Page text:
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MY HERO: Veteran Visits Bastogne on 100th Birthday of Father Who Fought There

AARP’s Wish of a Lifetime sent former Navy aviator to Belgium, where residents still honor 101st Airborne

spinner image a man standing in the woods next to a giant hole from a battle
Rex Schildhouse in Bastogne, Belgium.
AurÈlien Lacroix/Wish of a Lifetime
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Getty Images/AARP

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Bill Schildhouse served with the 101st Airborne Division — the Screaming Eagles. He fought in the Pacific, jumped into Normandy on D-Day in 1944, and was wounded in Alsace, France.

He saw combat during the Battle of Bastogne and always wanted to return to the Belgian city to thank those who helped him there.

Alas, Bill was never able to make that return journey before he died at just 62 in 1984. On what would have been Bill’s 100th birthday, however, Wish of a Lifetime, an AARP charitable affiliate, was able to send Bill’s son Rex Schildhouse to Bastogne.

Bill didn’t talk much about the war — but there was one exception. “Whenever Bastogne came up, it was going to be a long conversation,” Rex told AARP Veteran Report.

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Late in 1944, the 101st Airborne was sent to defend the crossroads city after an unexpected attack. In their haste to get there, they arrived without proper food and clothing — and it was the coldest winter in decades. Soon the Americans were encircled by the Germans, who outnumbered them five to one.

Several thousand Bastogne residents were surrounded too. Rex remembers his dad’s often-repeated praise: “The citizens of Bastogne were cold, and they brought us blankets and clothes. They were hungry, and they brought us food. They would take men inside their own homes when they were injured, putting them on their beds, and they would sleep on the floor.”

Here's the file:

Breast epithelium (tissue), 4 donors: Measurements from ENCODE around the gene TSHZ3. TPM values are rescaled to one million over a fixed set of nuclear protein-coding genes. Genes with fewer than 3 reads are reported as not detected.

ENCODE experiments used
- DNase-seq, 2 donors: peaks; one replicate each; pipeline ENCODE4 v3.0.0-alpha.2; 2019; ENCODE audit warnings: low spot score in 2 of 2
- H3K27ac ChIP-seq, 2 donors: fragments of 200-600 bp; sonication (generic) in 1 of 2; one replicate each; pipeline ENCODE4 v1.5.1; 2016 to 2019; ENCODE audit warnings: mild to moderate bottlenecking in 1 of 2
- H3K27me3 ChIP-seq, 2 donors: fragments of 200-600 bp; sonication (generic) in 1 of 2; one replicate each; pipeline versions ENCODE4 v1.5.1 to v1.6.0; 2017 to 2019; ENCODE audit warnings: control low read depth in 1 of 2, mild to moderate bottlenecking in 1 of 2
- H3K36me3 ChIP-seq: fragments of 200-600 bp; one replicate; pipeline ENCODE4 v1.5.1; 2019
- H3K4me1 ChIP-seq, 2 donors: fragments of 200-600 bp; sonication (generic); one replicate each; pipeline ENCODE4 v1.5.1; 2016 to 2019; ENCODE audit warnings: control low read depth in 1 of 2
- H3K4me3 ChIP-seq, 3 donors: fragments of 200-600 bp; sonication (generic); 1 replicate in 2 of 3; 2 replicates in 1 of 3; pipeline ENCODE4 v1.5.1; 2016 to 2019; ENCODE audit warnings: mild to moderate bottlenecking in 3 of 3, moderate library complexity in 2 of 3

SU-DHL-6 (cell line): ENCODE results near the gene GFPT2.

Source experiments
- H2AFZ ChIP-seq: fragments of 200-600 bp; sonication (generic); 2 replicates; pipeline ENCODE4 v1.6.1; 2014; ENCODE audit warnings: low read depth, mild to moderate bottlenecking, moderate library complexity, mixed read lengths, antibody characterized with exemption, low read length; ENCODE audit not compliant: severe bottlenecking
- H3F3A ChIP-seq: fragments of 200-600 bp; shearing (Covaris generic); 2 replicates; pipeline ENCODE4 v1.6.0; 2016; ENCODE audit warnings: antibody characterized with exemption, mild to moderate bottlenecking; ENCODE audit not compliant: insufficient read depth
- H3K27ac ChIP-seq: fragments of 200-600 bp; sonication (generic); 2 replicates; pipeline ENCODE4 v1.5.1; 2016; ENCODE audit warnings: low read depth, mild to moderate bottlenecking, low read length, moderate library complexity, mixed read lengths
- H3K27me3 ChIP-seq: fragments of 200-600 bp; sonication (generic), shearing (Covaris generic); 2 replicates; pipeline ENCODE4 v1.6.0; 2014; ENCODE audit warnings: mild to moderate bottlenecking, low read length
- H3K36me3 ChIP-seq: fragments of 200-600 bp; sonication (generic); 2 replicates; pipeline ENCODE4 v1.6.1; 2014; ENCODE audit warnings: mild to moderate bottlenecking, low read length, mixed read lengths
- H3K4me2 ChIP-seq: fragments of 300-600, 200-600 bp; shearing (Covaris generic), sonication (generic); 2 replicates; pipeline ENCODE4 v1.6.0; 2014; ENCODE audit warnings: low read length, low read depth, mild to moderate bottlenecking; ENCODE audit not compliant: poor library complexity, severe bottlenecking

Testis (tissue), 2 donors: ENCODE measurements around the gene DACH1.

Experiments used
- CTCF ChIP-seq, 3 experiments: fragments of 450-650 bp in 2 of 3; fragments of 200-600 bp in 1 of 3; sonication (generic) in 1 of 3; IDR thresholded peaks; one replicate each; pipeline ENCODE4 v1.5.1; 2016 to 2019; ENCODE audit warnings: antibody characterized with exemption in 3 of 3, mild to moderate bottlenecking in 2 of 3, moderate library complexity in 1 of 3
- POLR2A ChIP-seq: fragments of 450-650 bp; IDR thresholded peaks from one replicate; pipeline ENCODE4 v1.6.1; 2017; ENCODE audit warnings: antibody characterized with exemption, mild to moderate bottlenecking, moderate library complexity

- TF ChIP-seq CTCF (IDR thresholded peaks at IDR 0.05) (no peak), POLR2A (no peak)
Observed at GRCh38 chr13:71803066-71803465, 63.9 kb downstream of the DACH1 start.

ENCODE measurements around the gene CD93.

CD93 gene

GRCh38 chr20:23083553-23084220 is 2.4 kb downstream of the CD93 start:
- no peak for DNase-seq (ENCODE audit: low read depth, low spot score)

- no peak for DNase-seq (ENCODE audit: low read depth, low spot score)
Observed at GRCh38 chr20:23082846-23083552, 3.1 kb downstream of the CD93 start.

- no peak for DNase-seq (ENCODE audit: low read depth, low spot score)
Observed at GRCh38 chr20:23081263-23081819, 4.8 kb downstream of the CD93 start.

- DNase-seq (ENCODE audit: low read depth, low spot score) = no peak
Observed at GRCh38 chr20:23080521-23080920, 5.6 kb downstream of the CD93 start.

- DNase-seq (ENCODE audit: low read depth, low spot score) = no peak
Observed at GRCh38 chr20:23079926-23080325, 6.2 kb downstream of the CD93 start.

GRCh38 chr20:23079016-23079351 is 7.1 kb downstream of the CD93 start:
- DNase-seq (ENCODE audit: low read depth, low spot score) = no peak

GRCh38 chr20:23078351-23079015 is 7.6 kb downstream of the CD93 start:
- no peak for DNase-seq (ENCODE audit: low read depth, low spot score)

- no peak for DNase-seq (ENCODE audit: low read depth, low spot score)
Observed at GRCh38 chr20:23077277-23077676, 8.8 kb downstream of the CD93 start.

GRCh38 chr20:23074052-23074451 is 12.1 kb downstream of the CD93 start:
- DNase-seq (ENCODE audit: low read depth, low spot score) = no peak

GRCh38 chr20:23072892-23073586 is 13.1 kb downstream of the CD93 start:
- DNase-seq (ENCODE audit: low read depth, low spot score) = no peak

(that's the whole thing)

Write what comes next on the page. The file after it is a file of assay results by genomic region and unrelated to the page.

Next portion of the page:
The Americans held on for six harrowing days — and the 101st sustained almost 2,000 casualties — before they were relieved by Gen. Patton’s Third Army.

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Bill Schildhouse, during his service in Alaska, circa 1943.
Courtesy Schildhouse

After the war, Bill settled in Chicago, worked as a machinist and raised a large family.

Inspired by his father’s service, Rex joined the U.S. Marines and transferred to the U.S. Navy to become an aviator. He spent 19 years in uniform, including flying off the USS Midway and USS Nimitz, and was stationed in Saudi Arabia during the Gulf War. He retired in 1994 as a lieutenant commander.

Rex and Joyce Schildhouse spent six days in Belgium. They toured the battlefield, the Bastogne War Museum and the 101st Airborne Museum.

“We got to see, from a distance, where they [his father’s 506th Parachute Infantry Regiment] manned the perimeter on the main line of resistance,” said Rex. Treading the same ground as Rex’s father had 78 years earlier helped the couple bond with Bill.

“I connected with my dad,” said Rex. “My wife connected with my dad a whole lot more than ever before.”

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At one of the museums, they met a woman whose parents were in the siege and might have been among the residents who Bill saw and admired. “That just drove it home ever so much more,” Rex said. “To turn around and tell someone like that, ‘Thanks.’”

Rex was moved to see that tributes to the 101st Airborne are ubiquitous in Bastogne. Many houses fly American flags. Many businesses have names that honor the Screaming Eagles, and stores are closed for the U.S. holidays of Independence Day, Memorial Day and Veterans Day. “Our stores don’t close here!” Rex pointed out.

During his visit, Rex took every opportunity to explain why he was there and to thank people on behalf of Bill. It was reciprocated.

spinner image a man standing in a battlefield from world war two
Rex Schildhouse during his visit to Bastogne, Belgium.
AurÈlien Lacroix/Wish of a Lifetime

“When you tell the people of Bastogne that you’re there because your dad was there, they thank you. The people that are 18 or 19 years old serving you in the stores, they say thanks. And their face lights up,” said Rex.

You can subscribe here to AARP Veteran Report, a free e-newsletter published every two weeks. If you have feedback or a story idea then please contact us here.

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Learn more about how Wish of a Lifetime honors our military heroes and families by granting them lifechanging experiences.

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